Canada updatePublished by MAC on 2007-06-29
29th June 2007
MAC editorial member, MiningWatch Canada, has warned that some twenty Canadian lakes will be destroyed if they are now wilfully redefined as "waste dumps."
One of the most vociferous - and united - attacks on the lake-dumping proposal centres on Northgate Mineral's Kemess North mine.
The Takla First Nation, supported by others, last week re-affirmed its strenuous opposition to the proposal.
Meanwhile, an apparent investigation for uranium in a crucial watershed by the world's third biggest mining company looks like being knocked on its head
20 Canadian lakes to be destroyed by mining companies, critics warn
Kelly Patterson, The Ottawa Citizen
28th June 2007
Mining companies are poised to turn more than 20 lakes across Canada into toxic waste dumps by using a special exemption to federal environmental rules, critics say.
If the plans go ahead, lakes at mine sites from British Columbia to Newfoundland would effectively be wiped off the map, warns Catherine Coumans of MiningWatch Canada, an Ottawa-based advocacy group.
A 2002 rule allows mining companies to redefine lakes as waste dumps, she says. That way, federal fish-protection laws don't apply, so the lakes can be used to house waste rock, which is often laced with heavy metals such as arsenic and mercury.
The rule acts "like a magic wand touching the lake and saying, 'This is no longer a lake'," says Ms. Coumans.
The companies must have federal approval, and must compensate for the move by enhancing fish habitat elsewhere.
Originally introduced to "grandfather" existing mines from stricter environmental rules that were introduced in 2002, the exemption has sparked "an explosion" of new projects over the past three years, Ms. Coumans said.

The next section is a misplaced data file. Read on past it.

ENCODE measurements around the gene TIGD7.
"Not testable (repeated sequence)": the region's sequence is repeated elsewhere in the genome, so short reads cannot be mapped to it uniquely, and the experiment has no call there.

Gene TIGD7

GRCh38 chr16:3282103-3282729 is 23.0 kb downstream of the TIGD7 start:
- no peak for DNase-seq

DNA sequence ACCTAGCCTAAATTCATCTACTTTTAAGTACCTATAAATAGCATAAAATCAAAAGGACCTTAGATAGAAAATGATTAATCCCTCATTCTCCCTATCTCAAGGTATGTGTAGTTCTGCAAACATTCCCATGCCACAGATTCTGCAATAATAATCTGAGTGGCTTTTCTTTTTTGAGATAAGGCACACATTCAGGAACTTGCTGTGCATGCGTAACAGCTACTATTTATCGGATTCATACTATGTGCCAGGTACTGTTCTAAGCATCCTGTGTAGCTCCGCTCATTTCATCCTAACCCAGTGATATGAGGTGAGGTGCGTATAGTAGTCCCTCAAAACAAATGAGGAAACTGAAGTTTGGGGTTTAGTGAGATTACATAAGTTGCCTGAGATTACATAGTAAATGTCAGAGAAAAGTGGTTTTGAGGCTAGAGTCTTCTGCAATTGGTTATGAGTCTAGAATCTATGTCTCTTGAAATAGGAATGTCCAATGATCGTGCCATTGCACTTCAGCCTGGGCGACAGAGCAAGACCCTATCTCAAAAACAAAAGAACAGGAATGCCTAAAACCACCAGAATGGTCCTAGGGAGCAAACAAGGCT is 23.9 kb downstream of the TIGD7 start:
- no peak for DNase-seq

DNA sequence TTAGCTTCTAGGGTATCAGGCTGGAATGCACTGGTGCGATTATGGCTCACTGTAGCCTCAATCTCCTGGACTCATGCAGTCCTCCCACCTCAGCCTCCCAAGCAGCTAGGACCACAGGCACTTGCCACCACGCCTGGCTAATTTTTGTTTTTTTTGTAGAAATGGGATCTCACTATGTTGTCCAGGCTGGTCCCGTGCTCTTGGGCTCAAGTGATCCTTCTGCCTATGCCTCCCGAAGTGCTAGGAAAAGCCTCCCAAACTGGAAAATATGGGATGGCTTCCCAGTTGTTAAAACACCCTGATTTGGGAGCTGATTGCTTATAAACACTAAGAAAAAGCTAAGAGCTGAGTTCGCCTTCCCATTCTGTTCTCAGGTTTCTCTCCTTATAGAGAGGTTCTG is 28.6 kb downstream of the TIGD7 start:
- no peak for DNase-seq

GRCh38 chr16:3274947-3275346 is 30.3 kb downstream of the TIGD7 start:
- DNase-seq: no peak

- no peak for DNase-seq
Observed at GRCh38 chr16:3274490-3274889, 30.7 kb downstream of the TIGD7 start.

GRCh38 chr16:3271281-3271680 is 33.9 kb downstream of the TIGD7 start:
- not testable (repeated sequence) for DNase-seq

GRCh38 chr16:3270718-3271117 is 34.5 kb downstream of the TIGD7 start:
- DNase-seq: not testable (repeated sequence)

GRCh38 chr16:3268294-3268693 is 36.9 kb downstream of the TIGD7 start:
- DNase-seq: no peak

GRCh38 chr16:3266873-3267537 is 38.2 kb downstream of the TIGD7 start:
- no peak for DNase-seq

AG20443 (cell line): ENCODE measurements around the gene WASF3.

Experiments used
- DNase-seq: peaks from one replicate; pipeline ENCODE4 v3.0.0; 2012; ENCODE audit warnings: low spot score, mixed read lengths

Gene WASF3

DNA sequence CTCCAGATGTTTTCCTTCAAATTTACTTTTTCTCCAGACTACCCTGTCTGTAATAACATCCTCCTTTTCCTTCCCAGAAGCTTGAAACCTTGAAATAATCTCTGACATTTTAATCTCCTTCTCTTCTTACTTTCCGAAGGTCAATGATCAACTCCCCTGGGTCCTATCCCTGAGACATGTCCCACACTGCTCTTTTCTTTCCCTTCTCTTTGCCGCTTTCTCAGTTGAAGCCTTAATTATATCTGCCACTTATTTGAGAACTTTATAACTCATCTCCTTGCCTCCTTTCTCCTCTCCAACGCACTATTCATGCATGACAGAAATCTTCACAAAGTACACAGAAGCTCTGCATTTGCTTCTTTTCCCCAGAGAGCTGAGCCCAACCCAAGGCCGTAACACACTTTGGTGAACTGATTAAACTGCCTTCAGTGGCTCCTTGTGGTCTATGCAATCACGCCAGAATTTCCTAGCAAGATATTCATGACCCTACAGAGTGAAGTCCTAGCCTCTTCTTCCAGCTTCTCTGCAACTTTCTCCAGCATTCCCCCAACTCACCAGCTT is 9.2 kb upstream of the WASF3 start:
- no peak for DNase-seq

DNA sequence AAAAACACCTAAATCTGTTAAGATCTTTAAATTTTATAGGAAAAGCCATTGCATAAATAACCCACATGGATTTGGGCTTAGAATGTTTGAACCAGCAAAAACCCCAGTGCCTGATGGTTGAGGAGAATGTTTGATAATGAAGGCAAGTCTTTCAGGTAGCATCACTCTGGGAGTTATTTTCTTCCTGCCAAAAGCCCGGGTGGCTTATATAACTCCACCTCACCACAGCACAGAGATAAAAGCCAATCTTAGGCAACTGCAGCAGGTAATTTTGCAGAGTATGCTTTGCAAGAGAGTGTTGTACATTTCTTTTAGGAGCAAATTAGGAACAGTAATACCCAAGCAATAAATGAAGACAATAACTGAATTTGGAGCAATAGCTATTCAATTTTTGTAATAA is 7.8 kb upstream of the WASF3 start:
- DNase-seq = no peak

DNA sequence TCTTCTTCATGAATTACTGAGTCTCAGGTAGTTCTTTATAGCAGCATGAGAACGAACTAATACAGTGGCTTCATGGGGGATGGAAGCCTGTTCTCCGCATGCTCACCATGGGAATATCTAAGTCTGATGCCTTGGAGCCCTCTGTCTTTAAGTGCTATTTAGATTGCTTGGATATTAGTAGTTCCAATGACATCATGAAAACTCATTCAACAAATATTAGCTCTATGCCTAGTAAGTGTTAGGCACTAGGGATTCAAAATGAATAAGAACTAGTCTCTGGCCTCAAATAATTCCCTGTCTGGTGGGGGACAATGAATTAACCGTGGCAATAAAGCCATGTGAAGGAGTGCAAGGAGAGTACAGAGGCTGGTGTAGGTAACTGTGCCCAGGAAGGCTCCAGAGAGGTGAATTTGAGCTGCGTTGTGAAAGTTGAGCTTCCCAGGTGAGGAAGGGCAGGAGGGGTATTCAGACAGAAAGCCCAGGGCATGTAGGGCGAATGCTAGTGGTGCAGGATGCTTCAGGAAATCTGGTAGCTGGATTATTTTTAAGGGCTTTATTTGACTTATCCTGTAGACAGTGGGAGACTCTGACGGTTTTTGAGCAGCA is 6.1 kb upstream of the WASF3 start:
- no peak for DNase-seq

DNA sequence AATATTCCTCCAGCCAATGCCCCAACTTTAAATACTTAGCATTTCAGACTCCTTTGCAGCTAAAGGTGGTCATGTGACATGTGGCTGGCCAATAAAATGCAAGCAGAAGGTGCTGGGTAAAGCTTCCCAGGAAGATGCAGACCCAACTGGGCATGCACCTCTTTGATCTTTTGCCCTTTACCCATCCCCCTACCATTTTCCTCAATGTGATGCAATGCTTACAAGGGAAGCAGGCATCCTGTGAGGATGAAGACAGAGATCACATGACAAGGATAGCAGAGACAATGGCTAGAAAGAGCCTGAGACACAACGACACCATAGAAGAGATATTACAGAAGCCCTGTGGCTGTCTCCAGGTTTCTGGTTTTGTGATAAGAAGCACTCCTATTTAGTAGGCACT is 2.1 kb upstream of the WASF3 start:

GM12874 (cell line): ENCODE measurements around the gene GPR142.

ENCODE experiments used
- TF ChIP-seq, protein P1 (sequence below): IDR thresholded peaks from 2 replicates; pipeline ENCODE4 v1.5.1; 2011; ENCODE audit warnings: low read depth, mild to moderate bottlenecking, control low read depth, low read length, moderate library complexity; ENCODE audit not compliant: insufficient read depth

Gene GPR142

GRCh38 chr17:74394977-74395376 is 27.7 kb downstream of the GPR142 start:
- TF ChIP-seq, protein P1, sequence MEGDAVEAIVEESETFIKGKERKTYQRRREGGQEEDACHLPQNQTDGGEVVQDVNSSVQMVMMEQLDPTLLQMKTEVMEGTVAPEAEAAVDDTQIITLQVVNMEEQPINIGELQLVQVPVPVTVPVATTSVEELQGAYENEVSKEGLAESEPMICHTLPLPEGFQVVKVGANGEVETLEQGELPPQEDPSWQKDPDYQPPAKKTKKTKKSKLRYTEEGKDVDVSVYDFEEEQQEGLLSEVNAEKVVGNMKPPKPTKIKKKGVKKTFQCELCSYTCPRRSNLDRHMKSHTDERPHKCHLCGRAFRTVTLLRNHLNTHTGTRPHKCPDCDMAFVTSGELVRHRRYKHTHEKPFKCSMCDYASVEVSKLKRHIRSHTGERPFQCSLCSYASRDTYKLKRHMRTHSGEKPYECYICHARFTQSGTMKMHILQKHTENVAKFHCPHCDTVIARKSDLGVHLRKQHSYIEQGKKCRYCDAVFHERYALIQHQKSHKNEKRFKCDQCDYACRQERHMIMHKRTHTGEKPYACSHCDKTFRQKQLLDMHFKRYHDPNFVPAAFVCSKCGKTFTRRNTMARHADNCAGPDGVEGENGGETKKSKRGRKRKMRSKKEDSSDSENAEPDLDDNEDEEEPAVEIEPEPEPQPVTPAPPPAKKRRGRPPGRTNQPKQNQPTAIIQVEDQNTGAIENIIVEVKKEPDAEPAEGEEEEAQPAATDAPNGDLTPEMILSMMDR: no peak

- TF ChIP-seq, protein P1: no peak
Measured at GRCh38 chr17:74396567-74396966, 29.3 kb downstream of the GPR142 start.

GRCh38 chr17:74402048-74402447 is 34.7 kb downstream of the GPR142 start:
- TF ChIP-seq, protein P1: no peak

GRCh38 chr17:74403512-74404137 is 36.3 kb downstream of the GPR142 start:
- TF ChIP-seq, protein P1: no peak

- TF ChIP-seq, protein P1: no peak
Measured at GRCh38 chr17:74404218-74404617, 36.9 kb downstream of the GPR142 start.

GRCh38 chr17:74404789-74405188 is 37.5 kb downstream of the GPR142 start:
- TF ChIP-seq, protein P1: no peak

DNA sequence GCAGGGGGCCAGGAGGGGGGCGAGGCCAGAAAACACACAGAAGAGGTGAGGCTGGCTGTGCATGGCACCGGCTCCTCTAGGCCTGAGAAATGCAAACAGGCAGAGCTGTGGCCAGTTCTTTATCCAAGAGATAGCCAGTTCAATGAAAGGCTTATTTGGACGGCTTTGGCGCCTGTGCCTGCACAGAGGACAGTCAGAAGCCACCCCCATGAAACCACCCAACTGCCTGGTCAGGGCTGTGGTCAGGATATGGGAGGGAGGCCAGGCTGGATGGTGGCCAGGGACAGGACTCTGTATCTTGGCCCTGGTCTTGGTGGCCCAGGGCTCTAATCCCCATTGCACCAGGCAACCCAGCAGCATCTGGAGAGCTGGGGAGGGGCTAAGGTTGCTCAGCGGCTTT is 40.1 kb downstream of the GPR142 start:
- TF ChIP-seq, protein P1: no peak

Last year, the first new exemption to the 2002 rules was approved, allowing Aur Resources Inc. to use two lakes near Buchans, N.L., as tailings ponds for its copper-zinc operation.
Two more mines have applied for the exemption: Agnico-Eagles Mines Ltd. and Miramar Mining Corp., both for projects in Nunavut.
Similar plans are in the works for more than a dozen others, Ms. Coumans said.
Sealing off a lake as a tailing pond is often cheaper than building a land dump; submerging mine waste in water also solves the problem of acid-rock drainage, a process where exposure to the air causes heavy metals in the rock to leach out from land dumps, proponents say.
Glen Hopky of the Department of Fisheries and Oceans could not confirm how many projects were expected to apply. He denies the exemption is being used as a loophole, saying it was not intended merely to grandfather a handful of old mines.
All such projects must first undergo a rigorous public-consultation process, he says.
Firms must also show they have made "careful consideration of the alternatives," he said, adding that the projects undergo a strict environmental assessment.
The department has a stiff policy that there should be "no net loss" of fish habitat, he said.
Fisheries officials assess the "productive capacity" of the lakes to determine how many "fish habitat units" they provide. The company must then match that number by restoring or enhancing fish habitats in the area.
"It's a bit of a bookkeeping exercise," Mr. Hopky said.
In the case of Aur Resources, the firm promised to restore fish habitat in a nearby stream that had been blocked by a now-defunct logging operation.
The Fisheries Department is "very experienced" in restoring fish habitats, he added.
But Ian Birtwell, a retired fisheries scientist who specializes in the effects of mining on aquatic life, said there is "no demonstrated success" of such efforts in the North, where dozens of lakes have been damaged by mining firms.
Diamond mines, for example, sometimes drain a lake in order to access deposits on the lakebed.
Under federal orders, many firms have launched fish restoration projects, none of which has been a proven success, he says.